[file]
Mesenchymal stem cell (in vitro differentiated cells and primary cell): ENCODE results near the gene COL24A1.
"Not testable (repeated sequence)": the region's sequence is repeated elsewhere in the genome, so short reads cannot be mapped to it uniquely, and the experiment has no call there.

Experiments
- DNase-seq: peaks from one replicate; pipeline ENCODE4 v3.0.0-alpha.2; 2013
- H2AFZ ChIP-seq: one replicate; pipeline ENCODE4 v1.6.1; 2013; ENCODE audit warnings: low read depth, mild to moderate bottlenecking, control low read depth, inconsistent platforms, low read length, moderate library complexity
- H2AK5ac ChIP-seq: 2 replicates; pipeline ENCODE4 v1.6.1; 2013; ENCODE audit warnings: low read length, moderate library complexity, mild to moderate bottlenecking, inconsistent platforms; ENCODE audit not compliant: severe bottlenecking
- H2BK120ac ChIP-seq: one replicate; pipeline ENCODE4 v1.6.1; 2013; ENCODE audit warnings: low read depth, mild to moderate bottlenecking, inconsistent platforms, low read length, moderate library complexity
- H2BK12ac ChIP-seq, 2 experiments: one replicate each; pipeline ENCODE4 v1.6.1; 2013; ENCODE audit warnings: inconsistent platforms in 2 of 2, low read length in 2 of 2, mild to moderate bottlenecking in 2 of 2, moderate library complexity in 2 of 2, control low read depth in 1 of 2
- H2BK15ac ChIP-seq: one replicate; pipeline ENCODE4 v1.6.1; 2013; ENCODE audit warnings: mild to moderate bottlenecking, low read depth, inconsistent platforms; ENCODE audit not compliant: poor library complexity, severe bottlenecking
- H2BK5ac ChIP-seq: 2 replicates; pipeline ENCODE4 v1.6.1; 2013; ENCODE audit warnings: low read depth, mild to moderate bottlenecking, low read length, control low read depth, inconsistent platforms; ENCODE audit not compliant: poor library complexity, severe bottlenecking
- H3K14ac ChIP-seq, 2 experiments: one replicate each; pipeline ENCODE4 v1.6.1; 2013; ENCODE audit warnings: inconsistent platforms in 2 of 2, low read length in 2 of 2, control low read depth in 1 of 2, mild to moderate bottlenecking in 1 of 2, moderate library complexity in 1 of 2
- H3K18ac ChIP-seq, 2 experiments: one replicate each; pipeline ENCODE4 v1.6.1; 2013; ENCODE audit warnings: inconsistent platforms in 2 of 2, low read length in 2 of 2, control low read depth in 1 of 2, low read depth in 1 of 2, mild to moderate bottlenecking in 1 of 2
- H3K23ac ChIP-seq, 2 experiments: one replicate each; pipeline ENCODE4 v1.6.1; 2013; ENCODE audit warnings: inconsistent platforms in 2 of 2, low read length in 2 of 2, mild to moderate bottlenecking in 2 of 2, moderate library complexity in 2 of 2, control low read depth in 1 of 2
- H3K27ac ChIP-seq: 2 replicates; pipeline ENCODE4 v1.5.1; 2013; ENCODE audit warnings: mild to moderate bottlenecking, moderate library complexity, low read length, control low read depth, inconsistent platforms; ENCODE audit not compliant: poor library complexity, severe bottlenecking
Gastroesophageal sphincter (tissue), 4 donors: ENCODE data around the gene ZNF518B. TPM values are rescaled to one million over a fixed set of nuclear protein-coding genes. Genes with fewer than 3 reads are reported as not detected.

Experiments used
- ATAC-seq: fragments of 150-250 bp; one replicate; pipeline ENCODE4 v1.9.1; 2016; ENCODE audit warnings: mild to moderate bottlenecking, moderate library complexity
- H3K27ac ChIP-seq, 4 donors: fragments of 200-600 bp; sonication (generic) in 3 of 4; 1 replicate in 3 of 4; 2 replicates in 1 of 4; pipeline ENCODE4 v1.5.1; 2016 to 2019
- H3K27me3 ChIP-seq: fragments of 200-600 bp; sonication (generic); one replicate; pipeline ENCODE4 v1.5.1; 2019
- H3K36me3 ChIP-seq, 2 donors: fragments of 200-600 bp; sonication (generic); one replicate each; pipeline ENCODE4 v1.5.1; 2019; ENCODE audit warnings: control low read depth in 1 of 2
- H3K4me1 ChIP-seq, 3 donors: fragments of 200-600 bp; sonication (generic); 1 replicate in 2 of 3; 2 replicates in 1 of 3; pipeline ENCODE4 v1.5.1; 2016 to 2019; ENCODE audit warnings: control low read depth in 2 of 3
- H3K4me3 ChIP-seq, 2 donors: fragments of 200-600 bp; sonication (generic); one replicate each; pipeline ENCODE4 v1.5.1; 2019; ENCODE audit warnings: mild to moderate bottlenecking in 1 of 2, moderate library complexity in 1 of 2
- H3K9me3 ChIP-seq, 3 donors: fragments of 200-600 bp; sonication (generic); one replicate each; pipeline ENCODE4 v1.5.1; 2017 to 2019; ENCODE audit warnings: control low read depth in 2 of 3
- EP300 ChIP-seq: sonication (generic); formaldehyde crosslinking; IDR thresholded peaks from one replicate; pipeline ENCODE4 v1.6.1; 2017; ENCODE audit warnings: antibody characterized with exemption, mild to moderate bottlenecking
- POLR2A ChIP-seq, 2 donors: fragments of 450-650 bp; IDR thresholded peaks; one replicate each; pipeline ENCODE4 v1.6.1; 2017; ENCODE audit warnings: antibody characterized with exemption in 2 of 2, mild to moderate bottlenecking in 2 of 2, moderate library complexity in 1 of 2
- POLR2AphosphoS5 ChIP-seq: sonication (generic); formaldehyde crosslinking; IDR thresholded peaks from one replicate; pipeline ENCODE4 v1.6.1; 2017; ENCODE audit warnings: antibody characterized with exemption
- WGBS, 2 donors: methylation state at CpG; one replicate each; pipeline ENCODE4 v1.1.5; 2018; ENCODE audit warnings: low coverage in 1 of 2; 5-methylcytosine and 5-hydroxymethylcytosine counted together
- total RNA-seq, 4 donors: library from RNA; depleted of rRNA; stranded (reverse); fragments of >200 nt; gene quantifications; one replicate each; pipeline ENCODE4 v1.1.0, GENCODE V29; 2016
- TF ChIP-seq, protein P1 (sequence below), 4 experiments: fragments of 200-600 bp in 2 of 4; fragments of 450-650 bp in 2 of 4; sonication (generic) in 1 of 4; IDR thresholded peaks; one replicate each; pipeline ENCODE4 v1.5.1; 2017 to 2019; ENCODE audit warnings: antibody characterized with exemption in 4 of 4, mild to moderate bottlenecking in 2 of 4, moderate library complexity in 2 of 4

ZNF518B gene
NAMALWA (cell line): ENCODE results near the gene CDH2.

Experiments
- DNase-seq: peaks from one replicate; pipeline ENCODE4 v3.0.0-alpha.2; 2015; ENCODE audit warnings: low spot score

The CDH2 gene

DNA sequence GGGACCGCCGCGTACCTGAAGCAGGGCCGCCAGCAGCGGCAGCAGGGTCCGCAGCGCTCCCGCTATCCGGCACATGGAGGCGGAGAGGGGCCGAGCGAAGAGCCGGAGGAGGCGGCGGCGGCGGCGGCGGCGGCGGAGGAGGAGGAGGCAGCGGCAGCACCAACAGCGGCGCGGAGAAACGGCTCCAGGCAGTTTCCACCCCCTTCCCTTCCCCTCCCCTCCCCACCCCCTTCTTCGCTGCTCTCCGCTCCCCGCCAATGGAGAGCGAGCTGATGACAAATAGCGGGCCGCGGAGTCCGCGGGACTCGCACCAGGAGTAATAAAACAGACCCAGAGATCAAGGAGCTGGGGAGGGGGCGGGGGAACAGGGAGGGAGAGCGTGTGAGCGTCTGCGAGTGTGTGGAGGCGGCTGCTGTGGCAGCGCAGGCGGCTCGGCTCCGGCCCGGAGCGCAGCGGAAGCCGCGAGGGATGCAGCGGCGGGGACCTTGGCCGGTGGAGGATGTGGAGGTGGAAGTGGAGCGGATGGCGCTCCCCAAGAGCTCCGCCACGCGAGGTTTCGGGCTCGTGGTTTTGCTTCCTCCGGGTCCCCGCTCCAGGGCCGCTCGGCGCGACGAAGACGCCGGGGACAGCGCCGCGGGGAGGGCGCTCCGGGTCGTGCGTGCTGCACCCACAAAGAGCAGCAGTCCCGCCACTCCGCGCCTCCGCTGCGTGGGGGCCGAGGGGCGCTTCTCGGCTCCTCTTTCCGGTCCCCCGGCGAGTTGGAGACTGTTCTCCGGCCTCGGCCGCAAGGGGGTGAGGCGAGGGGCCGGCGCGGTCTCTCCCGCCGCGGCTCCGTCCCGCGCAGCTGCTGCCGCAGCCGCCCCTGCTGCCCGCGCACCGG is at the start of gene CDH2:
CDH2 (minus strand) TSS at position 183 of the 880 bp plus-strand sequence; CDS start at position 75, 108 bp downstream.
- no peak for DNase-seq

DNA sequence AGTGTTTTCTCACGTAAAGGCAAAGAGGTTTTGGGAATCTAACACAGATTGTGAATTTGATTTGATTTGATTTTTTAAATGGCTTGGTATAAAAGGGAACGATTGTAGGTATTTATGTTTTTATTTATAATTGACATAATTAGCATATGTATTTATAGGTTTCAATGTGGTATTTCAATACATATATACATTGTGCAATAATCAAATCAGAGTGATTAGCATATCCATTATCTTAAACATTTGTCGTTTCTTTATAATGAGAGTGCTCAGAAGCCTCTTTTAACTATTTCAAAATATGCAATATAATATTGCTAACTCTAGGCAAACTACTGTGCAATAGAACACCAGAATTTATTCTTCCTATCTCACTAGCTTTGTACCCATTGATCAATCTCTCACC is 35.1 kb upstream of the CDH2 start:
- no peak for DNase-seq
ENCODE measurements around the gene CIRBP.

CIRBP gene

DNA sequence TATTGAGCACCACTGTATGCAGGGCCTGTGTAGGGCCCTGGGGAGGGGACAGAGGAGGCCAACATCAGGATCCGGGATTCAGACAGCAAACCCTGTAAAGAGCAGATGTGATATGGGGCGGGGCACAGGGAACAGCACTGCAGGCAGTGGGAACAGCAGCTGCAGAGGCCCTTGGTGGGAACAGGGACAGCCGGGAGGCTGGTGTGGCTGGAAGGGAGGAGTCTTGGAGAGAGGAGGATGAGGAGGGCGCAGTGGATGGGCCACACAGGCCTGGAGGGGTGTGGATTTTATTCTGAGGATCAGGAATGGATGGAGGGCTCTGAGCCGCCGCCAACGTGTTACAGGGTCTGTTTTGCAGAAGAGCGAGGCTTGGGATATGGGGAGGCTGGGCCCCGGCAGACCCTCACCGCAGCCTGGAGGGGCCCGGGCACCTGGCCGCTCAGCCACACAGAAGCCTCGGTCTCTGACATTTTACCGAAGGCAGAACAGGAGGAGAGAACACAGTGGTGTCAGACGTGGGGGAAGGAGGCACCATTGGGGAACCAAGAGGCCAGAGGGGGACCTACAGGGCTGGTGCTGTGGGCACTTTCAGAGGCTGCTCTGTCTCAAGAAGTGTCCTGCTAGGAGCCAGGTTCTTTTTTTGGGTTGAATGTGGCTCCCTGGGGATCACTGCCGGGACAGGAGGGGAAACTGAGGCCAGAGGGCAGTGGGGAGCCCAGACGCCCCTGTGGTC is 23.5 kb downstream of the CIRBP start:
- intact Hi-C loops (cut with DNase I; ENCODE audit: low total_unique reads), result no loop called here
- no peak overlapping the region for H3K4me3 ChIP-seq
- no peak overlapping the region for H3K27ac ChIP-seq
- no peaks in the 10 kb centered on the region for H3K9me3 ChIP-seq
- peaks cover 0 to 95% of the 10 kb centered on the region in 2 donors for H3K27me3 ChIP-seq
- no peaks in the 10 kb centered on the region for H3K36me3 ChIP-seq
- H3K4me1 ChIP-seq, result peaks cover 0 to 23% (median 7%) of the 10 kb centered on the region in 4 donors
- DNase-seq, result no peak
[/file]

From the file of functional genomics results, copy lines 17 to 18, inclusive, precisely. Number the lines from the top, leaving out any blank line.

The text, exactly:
- ATAC-seq: fragments of 150-250 bp; one replicate; pipeline ENCODE4 v1.9.1; 2016; ENCODE audit warnings: mild to moderate bottlenecking, moderate library complexity
- H3K27ac ChIP-seq, 4 donors: fragments of 200-600 bp; sonication (generic) in 3 of 4; 1 replicate in 3 of 4; 2 replicates in 1 of 4; pipeline ENCODE4 v1.5.1; 2016 to 2019